Sir -The advantages perceived of a flight engineer's potential input to a new-generation automated flightdeck gives me concern. The concept of these aircraft was to exclude the flight engineer.

The checklist philosophy (be it the engine-indication and crew-alerting system or electronic centralised aircraft-monitor) generated is the backbone of abnormal situations. We know that, on occasion, these data may have to be deviated from and we also know that, without the discipline or knowledge to respect the data, you may deviate at peril.

To introduce a third party into the philosophy would probably be unmanageable and may have an adverse effect on flight safety. Also, to be fair to Airbus' pro-active stance on cockpit safety, history has shown that the manufacturer will react and consider design change perhaps just to simplify pilot interface - as in the example of the A340 hydraulic-pump-switch modification.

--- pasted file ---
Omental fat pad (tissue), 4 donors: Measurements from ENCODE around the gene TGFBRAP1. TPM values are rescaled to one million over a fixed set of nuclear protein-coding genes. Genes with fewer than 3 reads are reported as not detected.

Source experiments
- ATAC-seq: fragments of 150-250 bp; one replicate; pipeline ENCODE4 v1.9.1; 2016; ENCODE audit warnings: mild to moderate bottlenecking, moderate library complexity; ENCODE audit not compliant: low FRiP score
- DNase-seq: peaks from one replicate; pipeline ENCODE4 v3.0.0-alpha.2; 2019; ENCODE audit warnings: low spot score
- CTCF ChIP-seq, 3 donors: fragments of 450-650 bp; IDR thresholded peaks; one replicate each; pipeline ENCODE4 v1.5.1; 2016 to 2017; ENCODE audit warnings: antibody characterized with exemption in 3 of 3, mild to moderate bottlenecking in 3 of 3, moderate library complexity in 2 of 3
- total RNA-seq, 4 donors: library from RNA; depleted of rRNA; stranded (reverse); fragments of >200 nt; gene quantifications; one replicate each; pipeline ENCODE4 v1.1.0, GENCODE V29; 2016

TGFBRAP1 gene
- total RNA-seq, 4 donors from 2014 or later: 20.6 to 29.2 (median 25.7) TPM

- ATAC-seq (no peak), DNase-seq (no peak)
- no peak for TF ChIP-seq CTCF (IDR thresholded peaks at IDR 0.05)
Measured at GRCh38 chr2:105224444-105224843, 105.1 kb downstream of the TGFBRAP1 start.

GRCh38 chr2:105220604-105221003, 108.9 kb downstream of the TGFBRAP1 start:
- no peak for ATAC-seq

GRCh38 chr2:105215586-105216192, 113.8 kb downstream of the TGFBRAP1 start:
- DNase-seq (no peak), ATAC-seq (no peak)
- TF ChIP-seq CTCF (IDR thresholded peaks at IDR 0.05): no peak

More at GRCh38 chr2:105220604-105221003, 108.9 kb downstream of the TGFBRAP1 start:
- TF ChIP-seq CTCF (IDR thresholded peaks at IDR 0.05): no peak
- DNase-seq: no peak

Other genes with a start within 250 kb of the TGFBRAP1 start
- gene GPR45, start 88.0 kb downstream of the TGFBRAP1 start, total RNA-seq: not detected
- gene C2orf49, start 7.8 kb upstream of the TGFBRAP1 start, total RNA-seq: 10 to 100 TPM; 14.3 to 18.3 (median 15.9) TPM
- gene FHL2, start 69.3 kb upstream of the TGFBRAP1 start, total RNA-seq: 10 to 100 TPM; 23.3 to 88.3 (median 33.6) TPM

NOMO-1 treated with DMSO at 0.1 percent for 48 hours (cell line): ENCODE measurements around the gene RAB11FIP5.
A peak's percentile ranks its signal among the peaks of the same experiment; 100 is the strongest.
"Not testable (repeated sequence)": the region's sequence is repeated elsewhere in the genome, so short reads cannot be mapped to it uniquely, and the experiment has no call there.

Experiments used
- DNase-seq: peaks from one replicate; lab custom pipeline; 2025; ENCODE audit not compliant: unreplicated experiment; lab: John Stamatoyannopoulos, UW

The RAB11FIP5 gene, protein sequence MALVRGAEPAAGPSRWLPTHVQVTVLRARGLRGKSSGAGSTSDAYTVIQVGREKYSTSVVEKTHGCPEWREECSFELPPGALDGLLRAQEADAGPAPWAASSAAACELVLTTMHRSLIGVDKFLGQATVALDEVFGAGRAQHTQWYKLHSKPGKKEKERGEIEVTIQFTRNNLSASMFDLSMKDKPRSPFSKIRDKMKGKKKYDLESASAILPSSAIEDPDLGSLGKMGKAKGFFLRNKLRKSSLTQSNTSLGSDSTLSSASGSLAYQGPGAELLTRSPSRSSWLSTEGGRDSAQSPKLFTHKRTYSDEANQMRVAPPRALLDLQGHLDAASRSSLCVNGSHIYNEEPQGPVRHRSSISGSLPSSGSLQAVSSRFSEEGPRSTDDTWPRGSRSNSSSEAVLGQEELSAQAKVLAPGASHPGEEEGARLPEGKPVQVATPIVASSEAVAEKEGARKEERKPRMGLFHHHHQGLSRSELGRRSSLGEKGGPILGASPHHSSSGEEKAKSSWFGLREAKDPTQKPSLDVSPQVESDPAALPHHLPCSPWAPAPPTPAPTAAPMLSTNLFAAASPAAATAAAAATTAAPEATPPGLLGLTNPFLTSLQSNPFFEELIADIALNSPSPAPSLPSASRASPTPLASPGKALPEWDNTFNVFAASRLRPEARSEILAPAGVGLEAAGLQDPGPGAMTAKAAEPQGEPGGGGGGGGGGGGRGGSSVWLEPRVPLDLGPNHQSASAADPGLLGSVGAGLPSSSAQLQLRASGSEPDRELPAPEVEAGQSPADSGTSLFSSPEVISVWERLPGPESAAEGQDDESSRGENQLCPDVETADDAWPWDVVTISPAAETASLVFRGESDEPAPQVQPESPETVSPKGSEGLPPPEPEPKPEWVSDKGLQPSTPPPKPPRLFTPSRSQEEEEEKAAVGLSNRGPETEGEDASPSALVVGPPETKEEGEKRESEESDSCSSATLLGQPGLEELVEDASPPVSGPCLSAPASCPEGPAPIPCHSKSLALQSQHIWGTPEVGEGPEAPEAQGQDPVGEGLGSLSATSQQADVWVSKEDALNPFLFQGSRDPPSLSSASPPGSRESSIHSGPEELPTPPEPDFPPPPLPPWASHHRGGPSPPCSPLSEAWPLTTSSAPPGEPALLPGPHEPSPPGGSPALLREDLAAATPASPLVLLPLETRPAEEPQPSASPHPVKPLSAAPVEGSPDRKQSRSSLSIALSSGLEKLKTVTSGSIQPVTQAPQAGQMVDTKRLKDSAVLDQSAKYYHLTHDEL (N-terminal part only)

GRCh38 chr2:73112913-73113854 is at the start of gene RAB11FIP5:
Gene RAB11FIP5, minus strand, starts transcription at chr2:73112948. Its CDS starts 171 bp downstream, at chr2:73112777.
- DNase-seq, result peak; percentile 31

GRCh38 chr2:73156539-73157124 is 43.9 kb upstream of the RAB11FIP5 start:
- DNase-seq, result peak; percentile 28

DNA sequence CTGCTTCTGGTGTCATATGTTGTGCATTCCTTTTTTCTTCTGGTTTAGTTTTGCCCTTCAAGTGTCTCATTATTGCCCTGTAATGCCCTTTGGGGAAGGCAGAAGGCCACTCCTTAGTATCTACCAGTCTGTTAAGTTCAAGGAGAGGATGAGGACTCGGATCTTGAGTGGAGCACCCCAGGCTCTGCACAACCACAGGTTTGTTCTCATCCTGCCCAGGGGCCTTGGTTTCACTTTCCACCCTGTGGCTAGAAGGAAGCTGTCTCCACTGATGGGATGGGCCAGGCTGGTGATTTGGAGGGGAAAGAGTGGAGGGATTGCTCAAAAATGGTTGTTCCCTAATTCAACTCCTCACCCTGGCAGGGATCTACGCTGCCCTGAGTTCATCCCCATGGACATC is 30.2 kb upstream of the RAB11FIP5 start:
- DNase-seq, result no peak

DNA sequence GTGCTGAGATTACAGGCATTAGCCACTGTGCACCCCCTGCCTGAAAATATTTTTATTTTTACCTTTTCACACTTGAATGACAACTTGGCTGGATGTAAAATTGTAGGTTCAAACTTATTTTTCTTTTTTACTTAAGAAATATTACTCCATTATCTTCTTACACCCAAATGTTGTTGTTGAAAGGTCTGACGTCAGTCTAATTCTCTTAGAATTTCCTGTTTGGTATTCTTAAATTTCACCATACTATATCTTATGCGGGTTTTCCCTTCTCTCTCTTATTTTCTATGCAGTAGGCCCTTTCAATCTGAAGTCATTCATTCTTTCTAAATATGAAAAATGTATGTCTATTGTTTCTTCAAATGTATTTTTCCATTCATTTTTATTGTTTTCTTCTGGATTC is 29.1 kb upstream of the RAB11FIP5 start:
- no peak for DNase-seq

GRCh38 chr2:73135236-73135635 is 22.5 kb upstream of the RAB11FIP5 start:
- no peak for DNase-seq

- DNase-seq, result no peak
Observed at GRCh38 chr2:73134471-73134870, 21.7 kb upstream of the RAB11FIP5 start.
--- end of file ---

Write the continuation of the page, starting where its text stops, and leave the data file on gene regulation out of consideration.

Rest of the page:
While flight engineers are well-respected members of the aviation community and while they play a vital role in those aircraft for which they were intended to be a part, as those aircraft become obsolete, the flight engineer's role also becomes obsolete.

Simply to create a role within the automated flightdeck would devalue the expertise of the flight engineer. In reality, as the manufacturers intended, there would be nothing for him or her to do.

Bob Jamieson

Crawley, Sussex, UK

Source: Flight International